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Did You Know Absinthe Is ...

Wormwood Society Logo• Not poisonous, and never was?
• Not hallucinogenic, and never was?
• Legal in the USA since the 1960s?
• Not just a novelty? There are fine absinthes, just like fine wine, whisky, and cognac.  Read more here:

 Frequently Asked Questions


Preparing Absinthe In Society

Properly preparing a glass of absinthe isn't as complicated as you may think.

Absinthe enthusiasts often refer to absinthe preparation as the "absinthe ritual", but it's not very different from making a cup of tea.



Absinthe Evaluation Tutorial

Do you know how to tell a great absinthe from a so-so absinthe?  What does one look for, or demand, in a glass of absinthe?  Just as with fine wine, fine absinthe has a whole language and system for evaluation and tasting.


Absinthe: The Rise, Fall and Resurrection of the Green Fairy

Absinthe As Wished For


Thujone gets a lot of sensational press on the fringes of the absinthe world.  Given the events of the cusp of the 1960’s and 1970’s, warnings about hallucinations strike a familiar note to the hopeful “inner-space” explorer—in fact that seems to be the one bit of information upon which many focus, blithely ignoring the foaming at the mouth, explosive incontinence and the seizures.

So begins the invention of the idea of absinthe as a psychedelic recreational drug and talk of absinthe’s “Secondary Effects.”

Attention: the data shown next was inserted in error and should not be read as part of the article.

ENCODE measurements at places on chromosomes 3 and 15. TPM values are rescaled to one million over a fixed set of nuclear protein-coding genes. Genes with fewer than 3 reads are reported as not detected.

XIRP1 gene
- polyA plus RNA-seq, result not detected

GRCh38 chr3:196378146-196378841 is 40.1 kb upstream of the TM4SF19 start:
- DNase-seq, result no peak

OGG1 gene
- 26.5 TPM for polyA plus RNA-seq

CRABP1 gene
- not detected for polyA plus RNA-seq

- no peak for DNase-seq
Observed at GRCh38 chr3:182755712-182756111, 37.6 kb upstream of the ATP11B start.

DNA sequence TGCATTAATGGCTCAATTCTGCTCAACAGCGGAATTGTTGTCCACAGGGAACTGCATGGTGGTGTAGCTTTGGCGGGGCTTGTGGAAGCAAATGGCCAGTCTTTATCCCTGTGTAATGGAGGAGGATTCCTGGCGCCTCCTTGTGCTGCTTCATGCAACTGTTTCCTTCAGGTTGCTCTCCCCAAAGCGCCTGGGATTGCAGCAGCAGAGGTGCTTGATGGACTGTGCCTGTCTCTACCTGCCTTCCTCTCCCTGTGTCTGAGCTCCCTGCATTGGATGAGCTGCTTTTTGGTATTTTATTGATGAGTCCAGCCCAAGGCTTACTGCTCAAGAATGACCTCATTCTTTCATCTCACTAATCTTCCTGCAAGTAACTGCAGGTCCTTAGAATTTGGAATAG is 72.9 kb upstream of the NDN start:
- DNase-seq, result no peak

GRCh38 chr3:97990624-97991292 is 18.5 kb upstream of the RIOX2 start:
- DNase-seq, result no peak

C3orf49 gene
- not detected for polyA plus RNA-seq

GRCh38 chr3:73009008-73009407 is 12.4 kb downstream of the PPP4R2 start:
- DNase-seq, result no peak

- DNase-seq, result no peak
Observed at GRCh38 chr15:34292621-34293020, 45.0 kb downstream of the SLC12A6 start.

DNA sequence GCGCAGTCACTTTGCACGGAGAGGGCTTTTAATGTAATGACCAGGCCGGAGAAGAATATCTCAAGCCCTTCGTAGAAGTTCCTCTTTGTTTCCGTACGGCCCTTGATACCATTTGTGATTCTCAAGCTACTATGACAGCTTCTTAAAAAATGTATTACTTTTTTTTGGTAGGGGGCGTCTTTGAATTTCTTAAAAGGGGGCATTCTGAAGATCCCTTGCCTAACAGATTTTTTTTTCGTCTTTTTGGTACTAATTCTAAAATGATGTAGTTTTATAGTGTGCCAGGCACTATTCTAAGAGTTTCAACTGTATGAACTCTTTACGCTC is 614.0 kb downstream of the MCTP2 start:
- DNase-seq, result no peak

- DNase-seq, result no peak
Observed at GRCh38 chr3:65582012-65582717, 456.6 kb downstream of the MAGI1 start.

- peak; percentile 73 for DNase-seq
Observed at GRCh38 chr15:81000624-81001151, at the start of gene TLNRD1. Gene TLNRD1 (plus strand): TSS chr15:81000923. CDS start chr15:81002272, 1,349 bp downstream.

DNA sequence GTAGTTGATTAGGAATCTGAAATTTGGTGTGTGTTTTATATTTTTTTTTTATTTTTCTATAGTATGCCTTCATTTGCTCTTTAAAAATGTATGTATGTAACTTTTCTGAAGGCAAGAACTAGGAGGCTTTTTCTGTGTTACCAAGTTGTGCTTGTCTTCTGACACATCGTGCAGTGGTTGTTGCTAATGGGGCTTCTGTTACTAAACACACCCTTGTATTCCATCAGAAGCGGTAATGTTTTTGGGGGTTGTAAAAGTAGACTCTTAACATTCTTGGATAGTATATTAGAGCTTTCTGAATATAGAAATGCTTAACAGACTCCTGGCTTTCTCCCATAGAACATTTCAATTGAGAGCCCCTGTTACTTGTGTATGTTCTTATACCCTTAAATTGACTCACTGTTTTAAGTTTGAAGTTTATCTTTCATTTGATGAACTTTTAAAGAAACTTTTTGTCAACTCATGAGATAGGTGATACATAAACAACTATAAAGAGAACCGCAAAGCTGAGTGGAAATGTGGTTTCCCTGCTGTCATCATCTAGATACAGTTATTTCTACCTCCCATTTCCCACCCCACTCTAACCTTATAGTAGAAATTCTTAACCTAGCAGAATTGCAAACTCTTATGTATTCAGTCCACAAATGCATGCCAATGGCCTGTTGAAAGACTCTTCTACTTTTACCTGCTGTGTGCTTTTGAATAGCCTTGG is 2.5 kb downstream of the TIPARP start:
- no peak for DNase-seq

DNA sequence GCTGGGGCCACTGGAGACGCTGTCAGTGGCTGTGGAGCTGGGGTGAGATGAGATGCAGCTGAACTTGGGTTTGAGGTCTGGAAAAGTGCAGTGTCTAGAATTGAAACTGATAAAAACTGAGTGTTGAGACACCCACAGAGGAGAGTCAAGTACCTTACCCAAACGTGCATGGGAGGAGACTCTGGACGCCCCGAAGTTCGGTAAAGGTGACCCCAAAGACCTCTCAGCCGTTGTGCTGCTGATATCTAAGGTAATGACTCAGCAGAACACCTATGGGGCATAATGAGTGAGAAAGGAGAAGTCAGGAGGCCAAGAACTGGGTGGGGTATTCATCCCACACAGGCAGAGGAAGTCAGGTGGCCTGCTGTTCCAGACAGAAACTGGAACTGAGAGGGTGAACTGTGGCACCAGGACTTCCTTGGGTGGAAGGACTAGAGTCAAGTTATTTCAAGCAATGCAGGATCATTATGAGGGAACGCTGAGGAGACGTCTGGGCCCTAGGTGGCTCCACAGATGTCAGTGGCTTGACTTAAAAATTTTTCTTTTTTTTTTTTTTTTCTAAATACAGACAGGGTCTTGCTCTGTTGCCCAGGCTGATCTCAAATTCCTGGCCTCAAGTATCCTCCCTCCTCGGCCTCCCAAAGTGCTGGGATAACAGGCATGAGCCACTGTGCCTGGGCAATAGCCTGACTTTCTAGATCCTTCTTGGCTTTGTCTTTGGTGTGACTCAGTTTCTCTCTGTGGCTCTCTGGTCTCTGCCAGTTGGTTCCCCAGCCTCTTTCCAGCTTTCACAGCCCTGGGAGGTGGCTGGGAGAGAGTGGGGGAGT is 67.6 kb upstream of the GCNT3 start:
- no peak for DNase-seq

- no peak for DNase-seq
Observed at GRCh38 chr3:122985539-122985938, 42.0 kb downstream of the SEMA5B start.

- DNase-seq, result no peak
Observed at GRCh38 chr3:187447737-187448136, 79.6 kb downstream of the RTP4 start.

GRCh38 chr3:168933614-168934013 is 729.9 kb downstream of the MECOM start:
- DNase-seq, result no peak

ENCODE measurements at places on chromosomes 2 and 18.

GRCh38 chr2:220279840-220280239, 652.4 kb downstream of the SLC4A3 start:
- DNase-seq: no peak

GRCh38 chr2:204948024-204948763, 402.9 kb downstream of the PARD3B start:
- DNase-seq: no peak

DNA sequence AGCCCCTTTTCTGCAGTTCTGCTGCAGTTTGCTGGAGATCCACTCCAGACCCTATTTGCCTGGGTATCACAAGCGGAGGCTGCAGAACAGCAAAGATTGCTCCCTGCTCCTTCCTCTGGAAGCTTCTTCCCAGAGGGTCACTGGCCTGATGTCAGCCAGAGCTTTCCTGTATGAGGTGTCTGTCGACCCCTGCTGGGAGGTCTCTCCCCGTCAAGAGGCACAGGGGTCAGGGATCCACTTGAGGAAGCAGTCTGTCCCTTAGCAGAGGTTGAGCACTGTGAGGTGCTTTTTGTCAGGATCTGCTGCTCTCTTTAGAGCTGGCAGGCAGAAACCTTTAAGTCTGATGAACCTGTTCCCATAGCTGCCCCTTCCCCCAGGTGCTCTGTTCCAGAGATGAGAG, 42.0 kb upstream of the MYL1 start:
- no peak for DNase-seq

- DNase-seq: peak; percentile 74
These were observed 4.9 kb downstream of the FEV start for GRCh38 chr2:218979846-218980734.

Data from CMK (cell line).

Regardless of how exaggerated and spurious they may have been, it seems that the early health warnings are taken as a sort of code: “We only forbid this substance because it will get you high and free your mind.”  Perhaps this is partly because warnings of this type have been issued over virtually every substance that has been deemed suitable for recreational use and/or consciousness alteration. In the popular and uninformed imagination, absinthe is a dark and forbidden addictive drug, like opium, perhaps consumed in “absinthe dens.”  As romantic and seductive as that notion may be, it is of course founded on myth and misinformation.

This confusion was not helped when, in 1975, del Castillo et al. suggested that the geometric similarity between the thujone molecule and that of tetrahydrocannabinol (THC) might indicate similar effects by activating the same receptors in the brain.  Even though this was demonstrated not to be the case as early as 1978 and again in 1998, you will still find this misinformation repeated as fact in magazine and newspaper articles, on internet forums and web sites and in private discussion.  Thujone is fetishized by those seeking a new exotic high.  It’s more fun than the truth, which is that absinthe is just booze, doesn’t actually contain much thujone, and it never did.

Unless one makes a study of it, one is unlikely to know just how omni-present absinthe was at its height of popularity.  Let’s imagine for a moment the scene in France at the turn of the century.  There were over 30,000 cafés in Paris alone.  The drink of favor was absinthe, which throngs of people congregated to imbibe every day at 5:00 p.m., giving this “Happy Hour” period the nick-name l’Heure Verte, the Green Hour.  Are we really expected to believe that the majority of the drinking population of France was sitting around in cafés every day, hallucinating on absinthe?

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